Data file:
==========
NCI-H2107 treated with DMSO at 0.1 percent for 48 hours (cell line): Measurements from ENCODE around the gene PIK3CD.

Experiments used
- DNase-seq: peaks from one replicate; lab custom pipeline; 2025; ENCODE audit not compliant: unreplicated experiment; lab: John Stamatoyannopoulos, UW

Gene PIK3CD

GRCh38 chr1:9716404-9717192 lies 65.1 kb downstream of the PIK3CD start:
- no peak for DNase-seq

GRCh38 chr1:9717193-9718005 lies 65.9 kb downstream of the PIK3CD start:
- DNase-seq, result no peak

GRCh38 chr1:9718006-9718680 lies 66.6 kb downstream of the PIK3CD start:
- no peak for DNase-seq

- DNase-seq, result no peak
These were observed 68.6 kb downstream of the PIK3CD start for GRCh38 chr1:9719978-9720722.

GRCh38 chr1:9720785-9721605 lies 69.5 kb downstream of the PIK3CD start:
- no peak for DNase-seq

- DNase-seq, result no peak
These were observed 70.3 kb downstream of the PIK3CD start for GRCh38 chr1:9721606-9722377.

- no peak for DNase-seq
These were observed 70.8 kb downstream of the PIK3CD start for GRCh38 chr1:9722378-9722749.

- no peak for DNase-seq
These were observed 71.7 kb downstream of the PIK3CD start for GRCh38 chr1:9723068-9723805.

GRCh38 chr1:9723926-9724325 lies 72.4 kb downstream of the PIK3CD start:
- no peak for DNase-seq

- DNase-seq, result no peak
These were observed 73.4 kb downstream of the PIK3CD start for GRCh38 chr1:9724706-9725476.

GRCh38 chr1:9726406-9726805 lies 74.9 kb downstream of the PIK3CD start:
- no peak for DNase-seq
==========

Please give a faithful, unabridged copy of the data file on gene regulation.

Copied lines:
NCI-H2107 treated with DMSO at 0.1 percent for 48 hours (cell line): Measurements from ENCODE around the gene PIK3CD.

Experiments used
- DNase-seq: peaks from one replicate; lab custom pipeline; 2025; ENCODE audit not compliant: unreplicated experiment; lab: John Stamatoyannopoulos, UW

Gene PIK3CD

GRCh38 chr1:9716404-9717192 lies 65.1 kb downstream of the PIK3CD start:
- no peak for DNase-seq

GRCh38 chr1:9717193-9718005 lies 65.9 kb downstream of the PIK3CD start:
- DNase-seq, result no peak

GRCh38 chr1:9718006-9718680 lies 66.6 kb downstream of the PIK3CD start:
- no peak for DNase-seq

- DNase-seq, result no peak
These were observed 68.6 kb downstream of the PIK3CD start for GRCh38 chr1:9719978-9720722.

GRCh38 chr1:9720785-9721605 lies 69.5 kb downstream of the PIK3CD start:
- no peak for DNase-seq

- DNase-seq, result no peak
These were observed 70.3 kb downstream of the PIK3CD start for GRCh38 chr1:9721606-9722377.

- no peak for DNase-seq
These were observed 70.8 kb downstream of the PIK3CD start for GRCh38 chr1:9722378-9722749.

- no peak for DNase-seq
These were observed 71.7 kb downstream of the PIK3CD start for GRCh38 chr1:9723068-9723805.

GRCh38 chr1:9723926-9724325 lies 72.4 kb downstream of the PIK3CD start:
- no peak for DNase-seq

- DNase-seq, result no peak
These were observed 73.4 kb downstream of the PIK3CD start for GRCh38 chr1:9724706-9725476.

GRCh38 chr1:9726406-9726805 lies 74.9 kb downstream of the PIK3CD start:
- no peak for DNase-seq